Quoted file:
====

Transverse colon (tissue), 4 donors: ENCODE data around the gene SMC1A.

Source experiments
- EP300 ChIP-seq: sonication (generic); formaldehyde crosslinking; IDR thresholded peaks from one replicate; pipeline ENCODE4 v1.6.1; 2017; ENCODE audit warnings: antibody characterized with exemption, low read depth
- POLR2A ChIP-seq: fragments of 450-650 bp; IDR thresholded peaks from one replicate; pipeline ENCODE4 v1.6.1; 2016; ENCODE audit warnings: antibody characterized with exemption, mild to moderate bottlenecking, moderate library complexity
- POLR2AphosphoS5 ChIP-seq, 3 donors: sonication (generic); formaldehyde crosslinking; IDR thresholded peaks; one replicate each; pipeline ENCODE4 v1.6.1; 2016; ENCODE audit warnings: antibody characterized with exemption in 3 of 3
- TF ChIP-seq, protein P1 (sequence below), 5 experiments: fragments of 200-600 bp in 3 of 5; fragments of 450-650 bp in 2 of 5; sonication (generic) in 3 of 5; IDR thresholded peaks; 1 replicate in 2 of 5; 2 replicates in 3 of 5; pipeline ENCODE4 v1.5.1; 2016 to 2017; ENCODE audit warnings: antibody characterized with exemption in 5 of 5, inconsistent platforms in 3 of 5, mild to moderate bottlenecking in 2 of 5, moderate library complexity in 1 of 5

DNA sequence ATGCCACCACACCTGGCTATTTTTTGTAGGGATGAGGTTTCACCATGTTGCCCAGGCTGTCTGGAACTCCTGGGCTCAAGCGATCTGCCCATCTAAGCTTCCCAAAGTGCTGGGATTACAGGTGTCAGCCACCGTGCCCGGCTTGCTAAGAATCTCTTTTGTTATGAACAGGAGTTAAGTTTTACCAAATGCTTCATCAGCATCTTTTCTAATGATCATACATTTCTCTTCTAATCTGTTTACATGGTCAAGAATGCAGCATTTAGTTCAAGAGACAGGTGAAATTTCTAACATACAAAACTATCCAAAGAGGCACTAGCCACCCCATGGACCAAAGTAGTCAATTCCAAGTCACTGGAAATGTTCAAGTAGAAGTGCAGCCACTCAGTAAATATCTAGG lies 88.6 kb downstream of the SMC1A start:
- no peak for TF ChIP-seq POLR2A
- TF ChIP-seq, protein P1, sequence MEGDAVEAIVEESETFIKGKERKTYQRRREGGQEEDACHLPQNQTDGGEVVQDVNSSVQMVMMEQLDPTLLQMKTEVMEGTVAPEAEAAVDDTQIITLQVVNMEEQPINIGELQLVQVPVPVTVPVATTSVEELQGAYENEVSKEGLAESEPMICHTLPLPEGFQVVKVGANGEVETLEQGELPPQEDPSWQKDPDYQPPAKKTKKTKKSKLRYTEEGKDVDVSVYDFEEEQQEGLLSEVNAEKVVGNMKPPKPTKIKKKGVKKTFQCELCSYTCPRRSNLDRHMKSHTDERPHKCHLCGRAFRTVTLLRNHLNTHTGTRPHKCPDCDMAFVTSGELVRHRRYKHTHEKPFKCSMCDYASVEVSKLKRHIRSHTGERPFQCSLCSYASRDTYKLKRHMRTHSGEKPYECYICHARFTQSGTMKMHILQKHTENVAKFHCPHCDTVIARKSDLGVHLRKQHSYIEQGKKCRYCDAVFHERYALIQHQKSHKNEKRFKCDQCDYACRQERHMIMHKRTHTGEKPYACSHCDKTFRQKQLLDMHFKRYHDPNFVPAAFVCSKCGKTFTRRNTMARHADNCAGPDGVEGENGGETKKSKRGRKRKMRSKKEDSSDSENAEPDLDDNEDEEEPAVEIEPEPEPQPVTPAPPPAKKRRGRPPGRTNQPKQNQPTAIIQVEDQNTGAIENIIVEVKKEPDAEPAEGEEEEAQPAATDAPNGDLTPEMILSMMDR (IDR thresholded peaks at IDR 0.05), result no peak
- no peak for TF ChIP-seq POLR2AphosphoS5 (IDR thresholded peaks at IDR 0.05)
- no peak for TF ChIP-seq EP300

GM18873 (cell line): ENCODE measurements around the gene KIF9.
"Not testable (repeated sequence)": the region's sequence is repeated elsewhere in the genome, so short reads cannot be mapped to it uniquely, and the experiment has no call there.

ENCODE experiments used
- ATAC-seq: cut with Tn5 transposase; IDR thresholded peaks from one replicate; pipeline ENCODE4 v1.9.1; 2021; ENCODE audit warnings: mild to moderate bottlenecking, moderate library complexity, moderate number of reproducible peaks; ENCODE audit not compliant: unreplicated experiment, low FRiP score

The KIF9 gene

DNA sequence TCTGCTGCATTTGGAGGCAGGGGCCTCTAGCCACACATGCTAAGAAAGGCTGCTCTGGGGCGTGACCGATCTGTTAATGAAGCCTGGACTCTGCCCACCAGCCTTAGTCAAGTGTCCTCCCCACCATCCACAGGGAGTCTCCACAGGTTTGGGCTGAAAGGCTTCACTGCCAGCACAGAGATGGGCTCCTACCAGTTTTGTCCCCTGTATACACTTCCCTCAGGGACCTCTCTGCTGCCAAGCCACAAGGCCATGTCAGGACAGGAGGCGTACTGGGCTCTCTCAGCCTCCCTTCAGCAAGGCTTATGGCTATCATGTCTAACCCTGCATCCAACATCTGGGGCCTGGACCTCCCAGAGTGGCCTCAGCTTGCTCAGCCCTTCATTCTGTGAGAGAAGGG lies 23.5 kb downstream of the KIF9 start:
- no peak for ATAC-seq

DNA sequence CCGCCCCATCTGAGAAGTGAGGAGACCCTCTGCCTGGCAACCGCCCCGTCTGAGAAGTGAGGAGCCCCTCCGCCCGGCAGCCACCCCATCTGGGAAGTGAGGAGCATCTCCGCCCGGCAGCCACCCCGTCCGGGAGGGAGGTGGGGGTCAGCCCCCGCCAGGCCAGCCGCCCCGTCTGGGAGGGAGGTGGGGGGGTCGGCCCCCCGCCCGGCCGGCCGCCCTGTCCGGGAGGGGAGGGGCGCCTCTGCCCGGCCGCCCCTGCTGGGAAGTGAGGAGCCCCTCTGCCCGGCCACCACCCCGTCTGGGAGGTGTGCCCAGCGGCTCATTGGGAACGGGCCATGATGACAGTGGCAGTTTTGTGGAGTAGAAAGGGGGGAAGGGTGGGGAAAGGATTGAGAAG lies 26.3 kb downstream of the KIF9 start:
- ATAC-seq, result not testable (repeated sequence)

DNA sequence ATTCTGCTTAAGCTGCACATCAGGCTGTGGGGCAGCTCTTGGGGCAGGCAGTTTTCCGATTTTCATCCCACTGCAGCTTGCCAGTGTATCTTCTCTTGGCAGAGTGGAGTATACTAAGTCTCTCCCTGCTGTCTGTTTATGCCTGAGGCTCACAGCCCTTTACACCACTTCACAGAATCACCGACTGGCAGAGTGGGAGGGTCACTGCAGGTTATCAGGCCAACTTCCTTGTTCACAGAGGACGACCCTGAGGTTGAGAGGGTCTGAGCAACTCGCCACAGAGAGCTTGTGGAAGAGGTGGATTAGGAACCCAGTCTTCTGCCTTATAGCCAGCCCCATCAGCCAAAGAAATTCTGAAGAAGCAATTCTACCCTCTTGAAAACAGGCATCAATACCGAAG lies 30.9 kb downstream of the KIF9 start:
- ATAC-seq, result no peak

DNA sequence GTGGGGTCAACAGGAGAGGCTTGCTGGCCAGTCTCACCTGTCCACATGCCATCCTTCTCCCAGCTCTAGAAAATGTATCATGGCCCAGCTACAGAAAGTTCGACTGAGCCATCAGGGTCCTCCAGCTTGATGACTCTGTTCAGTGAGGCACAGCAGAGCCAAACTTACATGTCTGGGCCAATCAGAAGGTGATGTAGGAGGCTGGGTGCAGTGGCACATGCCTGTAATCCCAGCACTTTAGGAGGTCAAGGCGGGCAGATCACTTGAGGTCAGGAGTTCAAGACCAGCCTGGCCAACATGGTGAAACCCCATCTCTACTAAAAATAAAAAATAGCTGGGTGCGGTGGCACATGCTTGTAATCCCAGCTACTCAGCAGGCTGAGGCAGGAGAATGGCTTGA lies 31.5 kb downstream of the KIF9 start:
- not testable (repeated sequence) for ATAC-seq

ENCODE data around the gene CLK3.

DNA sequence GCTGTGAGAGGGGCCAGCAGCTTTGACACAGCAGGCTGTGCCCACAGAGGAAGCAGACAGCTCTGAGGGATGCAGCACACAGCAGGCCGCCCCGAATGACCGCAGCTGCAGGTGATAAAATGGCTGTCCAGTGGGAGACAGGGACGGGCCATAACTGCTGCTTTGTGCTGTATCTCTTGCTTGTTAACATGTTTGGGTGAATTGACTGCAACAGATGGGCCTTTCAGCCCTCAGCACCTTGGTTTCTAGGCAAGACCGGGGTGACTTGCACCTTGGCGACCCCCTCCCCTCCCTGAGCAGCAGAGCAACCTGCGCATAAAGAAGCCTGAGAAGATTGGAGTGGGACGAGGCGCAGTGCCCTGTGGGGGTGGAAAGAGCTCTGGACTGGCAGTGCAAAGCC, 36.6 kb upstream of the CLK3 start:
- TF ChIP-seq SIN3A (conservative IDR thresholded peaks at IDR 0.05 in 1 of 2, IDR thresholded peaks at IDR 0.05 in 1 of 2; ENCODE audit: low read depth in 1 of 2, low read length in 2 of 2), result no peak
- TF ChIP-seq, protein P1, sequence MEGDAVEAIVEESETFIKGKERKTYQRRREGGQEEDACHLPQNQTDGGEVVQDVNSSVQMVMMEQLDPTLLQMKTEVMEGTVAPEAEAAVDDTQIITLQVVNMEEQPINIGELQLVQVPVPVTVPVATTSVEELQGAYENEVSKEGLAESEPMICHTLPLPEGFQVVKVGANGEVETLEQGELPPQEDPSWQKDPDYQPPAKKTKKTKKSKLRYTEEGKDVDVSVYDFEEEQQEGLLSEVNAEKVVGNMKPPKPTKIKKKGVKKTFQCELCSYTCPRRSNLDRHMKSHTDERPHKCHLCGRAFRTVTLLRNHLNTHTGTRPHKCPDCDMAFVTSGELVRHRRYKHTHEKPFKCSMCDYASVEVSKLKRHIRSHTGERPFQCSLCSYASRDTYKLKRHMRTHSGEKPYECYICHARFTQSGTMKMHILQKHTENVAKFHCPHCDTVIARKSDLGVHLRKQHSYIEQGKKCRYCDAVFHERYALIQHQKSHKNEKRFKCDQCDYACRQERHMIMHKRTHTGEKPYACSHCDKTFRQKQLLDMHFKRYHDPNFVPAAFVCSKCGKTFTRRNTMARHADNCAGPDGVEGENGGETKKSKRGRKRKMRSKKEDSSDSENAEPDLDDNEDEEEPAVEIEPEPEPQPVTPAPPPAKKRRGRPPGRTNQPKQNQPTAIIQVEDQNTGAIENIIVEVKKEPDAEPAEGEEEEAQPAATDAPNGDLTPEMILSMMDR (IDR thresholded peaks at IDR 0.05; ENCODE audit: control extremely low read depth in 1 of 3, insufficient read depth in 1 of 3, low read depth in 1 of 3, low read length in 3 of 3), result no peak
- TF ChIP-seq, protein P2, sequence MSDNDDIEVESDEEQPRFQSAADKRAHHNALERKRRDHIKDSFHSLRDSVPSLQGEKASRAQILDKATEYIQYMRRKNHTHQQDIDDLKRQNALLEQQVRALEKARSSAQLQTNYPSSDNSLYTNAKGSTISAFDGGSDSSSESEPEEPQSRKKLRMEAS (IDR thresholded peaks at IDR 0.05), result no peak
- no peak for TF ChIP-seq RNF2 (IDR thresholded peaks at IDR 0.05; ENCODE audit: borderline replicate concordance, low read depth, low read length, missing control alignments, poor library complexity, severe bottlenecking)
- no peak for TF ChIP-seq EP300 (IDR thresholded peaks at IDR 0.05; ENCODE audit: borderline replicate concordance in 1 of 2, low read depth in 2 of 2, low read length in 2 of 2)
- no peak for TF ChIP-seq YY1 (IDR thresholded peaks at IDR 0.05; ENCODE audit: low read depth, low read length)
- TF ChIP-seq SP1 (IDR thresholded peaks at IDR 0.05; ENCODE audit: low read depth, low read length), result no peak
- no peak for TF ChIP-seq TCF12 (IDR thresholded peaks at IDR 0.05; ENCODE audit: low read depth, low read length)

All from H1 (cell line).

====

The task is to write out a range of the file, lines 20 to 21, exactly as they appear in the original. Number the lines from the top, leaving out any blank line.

- ATAC-seq, result not testable (repeated sequence)

DNA sequence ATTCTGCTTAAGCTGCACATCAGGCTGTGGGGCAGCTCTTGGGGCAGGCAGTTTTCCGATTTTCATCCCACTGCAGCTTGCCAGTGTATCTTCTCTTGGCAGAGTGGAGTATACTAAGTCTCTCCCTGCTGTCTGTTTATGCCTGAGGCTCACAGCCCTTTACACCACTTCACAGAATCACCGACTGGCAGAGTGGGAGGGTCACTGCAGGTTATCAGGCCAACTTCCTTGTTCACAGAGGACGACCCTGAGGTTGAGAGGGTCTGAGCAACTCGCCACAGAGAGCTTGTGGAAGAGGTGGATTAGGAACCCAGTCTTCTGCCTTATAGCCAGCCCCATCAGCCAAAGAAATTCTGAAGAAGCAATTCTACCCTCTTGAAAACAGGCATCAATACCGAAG lies 30.9 kb downstream of the KIF9 start: